AMY GOODMAN: Eduardo—

EDUARDO GALEANO: There are some writers who feel they are elected by God. I am not. I am elected by the devil, this is clear.

AMY GOODMAN: I wanted to ask you about the power of silence, as you talk about words. You were born in Uruguay. You left at the time of the coup. You were imprisoned briefly?

EDUARDO GALEANO: , briefly.

AMY GOODMAN: Why did they imprison you briefly?

EDUARDO GALEANO: I never know, never knew. Everybody was imprisoned, even if you feel or you were, you know, practically free. But it—and it was an entire country in prison. And Uruguay was at that time world champion of torture. Everybody was tortured. I wasn’t. I was lucky enough to avoid it. And torture was quite efficient, not in the sense that it’s told by some friends of torture. No, not in this sense. It’s not—never—it’s almost never useful to get information. And the purpose of torture is not getting information. It’s spreading fear. And in this sense, torture was really efficient in Uruguay. It was an entire country sick, enfermo

AMY GOODMAN: Sick.

EDUARDO GALEANO: —of fear. I remember I received in exile in Barcelona some letters, anonymous letters with no indications of address, of names or nothing, no, of course. And one of the letters said, "It’s terrible, learn to lie. But, you know, we had no choice. We’re obliged to lie, day and night lying. And it’s horrible. But worse than learning to lie is teaching to lie. And I have three children."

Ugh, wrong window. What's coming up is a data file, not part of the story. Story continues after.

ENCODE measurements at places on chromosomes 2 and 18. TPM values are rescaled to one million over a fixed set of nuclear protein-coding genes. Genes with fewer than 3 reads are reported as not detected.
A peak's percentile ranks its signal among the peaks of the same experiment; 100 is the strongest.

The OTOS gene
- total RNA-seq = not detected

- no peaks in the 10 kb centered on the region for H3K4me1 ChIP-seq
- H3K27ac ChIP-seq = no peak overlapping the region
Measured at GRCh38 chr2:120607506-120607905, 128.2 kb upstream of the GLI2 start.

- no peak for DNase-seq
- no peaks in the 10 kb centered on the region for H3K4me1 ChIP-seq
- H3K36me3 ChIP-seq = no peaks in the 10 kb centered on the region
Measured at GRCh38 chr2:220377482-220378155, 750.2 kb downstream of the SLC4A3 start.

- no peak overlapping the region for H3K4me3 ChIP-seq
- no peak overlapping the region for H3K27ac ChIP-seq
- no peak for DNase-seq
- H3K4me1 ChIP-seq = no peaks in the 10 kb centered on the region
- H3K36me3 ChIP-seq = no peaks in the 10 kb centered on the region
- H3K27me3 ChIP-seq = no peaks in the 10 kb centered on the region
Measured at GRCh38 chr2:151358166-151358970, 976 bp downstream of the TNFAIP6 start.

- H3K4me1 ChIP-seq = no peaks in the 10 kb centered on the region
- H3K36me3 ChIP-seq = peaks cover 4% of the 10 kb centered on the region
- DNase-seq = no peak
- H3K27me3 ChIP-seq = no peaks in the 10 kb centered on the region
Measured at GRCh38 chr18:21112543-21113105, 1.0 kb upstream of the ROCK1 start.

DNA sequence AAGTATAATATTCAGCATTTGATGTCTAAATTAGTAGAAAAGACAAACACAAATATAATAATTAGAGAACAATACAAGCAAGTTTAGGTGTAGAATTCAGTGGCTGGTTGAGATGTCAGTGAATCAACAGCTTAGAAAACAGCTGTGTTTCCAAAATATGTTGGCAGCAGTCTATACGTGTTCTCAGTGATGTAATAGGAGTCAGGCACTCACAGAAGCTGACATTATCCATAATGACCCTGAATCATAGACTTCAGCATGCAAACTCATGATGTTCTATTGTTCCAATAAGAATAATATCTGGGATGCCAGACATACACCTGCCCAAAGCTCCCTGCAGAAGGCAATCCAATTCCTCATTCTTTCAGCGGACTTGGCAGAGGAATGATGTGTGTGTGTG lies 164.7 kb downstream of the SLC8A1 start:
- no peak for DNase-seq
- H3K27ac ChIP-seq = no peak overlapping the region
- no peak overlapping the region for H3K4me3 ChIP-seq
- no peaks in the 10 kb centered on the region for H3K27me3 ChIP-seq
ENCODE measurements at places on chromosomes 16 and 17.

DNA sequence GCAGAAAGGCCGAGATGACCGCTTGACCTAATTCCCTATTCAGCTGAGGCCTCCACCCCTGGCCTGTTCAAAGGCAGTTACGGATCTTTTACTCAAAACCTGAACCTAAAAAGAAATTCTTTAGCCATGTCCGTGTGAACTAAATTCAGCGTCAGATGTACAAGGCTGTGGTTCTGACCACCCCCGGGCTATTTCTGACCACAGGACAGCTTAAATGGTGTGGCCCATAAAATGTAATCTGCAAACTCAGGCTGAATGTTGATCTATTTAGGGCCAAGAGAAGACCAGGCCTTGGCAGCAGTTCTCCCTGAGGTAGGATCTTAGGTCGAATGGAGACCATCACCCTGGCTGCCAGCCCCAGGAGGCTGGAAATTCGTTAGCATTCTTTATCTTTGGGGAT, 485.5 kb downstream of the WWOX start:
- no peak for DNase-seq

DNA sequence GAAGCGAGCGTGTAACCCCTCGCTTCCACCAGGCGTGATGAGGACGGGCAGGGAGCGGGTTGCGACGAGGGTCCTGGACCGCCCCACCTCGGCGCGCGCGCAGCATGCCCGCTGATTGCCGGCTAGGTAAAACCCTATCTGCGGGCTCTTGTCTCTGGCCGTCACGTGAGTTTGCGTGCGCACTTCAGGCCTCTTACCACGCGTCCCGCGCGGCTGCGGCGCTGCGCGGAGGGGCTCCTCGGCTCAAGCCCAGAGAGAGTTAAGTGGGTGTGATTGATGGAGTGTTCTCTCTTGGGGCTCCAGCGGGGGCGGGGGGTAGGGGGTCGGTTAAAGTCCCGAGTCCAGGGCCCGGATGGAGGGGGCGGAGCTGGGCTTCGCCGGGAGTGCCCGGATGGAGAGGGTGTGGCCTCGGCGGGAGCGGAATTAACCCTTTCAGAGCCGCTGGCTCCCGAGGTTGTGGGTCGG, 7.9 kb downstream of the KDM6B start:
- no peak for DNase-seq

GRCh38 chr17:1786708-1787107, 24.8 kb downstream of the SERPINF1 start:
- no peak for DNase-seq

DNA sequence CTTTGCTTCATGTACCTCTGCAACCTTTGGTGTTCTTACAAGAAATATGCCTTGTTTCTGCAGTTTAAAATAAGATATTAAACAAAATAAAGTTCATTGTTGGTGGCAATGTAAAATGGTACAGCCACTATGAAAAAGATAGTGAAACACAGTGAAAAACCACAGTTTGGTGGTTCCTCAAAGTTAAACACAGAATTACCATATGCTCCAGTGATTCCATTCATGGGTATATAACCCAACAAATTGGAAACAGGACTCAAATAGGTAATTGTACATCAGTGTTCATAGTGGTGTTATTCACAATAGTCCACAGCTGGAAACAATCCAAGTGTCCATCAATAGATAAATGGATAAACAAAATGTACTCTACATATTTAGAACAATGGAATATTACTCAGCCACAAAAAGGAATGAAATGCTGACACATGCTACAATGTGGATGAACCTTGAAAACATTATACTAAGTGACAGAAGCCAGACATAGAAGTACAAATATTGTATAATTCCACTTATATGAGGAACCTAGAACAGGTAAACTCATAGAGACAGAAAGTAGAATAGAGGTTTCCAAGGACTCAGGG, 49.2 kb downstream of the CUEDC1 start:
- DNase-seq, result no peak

AMY GOODMAN: Three children?

EDUARDO GALEANO: That was what the letter said. "Worse than learning to lie was teaching to lie. And I have three children."

AMY GOODMAN: On the issue of silence, you went from Uruguay to Argentina. And there, the torture, the repression was intense.

EDUARDO GALEANO: Yes, yes.

AMY GOODMAN: You were editor of a magazine, and you answered the censorship with silence. Explain.

EDUARDO GALEANO: Yes. Yes, finally, I fled away from Argentina also, because—I couldn’t stay in Uruguay, because I don’t like to be in jail, and I didn’t stay in Argentina. I could not, because I didn’t want to lay in a cemetery, because, as I told you before, death is very boring.

NERMEEN SHAIKH: You’ve said that a lot of your work—I mean, it’s obvious from even what you’ve read—a lot of your work is about reclaiming different histories, not only in Latin America, but also in Latin America, to overcome what you’ve called the problem of amnesia. Could you elaborate on what you mean by that?

EDUARDO GALEANO: Amnesia?

NERMEEN SHAIKH: Yes.

EDUARDO GALEANO: Well, we have a memory cut in pieces. And I write trying to recover our real memory, the memory of humankind, what I call the human rainbow, which is much more colorful and beautiful than the other one, the other rainbow. But the human rainbow had been mutilated by machismo, racism, militarism and a lot of other isms, who have been terribly killing our greatness, our possible greatness, our possible beauty.